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MUNICH (dpa-AFX) – In the scandal surrounding the payment service provider Wirecard, the Munich I public prosecutor discontinued the proceedings against two journalists from the “Financial Times” in London. The authority announced on Thursday that the two’s reports were basically correct and “at least from the point of view of the information available at the time, it was neither false nor misleading”.
The British newspaper had regularly reported discrepancies in the payment service provider’s balance sheets since 2015, thus triggering the discovery of the scandal. Because of the articles, the Wirecard AG share price crashed and lost almost half of its value in a few days. At the instigation of the Federal Financial Supervisory Authority (Bafin), the public prosecutor’s office investigated the journalists. The suspicion was that the reporters might team up with punters to put pressure on the stock price.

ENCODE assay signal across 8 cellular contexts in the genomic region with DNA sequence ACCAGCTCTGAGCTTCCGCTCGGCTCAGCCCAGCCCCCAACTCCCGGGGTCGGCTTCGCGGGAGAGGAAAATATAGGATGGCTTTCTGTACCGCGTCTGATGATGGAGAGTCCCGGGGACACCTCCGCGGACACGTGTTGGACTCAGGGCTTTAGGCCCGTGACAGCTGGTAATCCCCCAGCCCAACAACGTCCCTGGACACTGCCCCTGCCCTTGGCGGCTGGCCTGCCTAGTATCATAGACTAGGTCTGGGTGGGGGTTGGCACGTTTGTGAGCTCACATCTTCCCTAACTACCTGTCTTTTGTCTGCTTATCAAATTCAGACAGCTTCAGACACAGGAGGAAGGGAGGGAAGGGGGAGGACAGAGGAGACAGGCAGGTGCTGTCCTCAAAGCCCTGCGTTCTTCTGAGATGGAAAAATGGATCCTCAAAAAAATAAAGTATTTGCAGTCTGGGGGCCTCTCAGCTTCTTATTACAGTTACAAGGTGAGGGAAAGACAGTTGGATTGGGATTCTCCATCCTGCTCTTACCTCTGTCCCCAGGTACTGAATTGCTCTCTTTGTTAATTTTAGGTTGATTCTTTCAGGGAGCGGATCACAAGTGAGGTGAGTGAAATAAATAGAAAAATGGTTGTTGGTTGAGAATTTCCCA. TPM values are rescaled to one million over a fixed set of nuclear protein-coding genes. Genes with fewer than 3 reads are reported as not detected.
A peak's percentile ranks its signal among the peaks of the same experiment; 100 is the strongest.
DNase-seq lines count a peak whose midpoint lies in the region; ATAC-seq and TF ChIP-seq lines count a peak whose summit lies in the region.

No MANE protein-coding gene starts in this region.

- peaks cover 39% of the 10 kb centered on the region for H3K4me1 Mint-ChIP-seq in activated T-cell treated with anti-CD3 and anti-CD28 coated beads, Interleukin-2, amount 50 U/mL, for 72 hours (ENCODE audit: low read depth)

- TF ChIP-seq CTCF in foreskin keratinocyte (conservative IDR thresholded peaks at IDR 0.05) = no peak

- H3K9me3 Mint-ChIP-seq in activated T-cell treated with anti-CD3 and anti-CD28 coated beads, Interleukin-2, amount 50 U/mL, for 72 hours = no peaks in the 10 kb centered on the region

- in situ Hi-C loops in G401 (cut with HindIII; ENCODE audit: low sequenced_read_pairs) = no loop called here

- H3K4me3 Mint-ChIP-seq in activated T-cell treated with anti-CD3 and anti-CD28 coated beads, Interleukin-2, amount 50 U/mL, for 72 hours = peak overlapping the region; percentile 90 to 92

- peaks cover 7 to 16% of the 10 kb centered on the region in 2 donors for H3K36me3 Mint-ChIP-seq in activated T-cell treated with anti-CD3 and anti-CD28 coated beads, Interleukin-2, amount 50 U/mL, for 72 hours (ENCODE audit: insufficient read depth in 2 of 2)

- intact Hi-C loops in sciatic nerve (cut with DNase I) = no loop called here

“There were no indications that the accused themselves had deliberately disclosed the content and time of their reports to third parties and thus passed on inside information,” the public prosecutor said on Thursday. However, investigations will continue against possible so-called shortsellers. This includes those stock market speculators who may bet on expected price losses before the article was published in order to earn money. Because the investigations, so the prosecutor, indicated that perhaps previously unknown people knew about the appearance of the reports.
The Munich payment service provider Wirecard, which has since been thrown out of the Dax (DAX 30), admitted air bookings of 1.9 billion euros in June and subsequently filed for bankruptcy. The Munich Public Prosecutor’s Office assumes that the company has shown fictitious profits since 2015 and is investigating commercial gang fraud./vge/DP/jha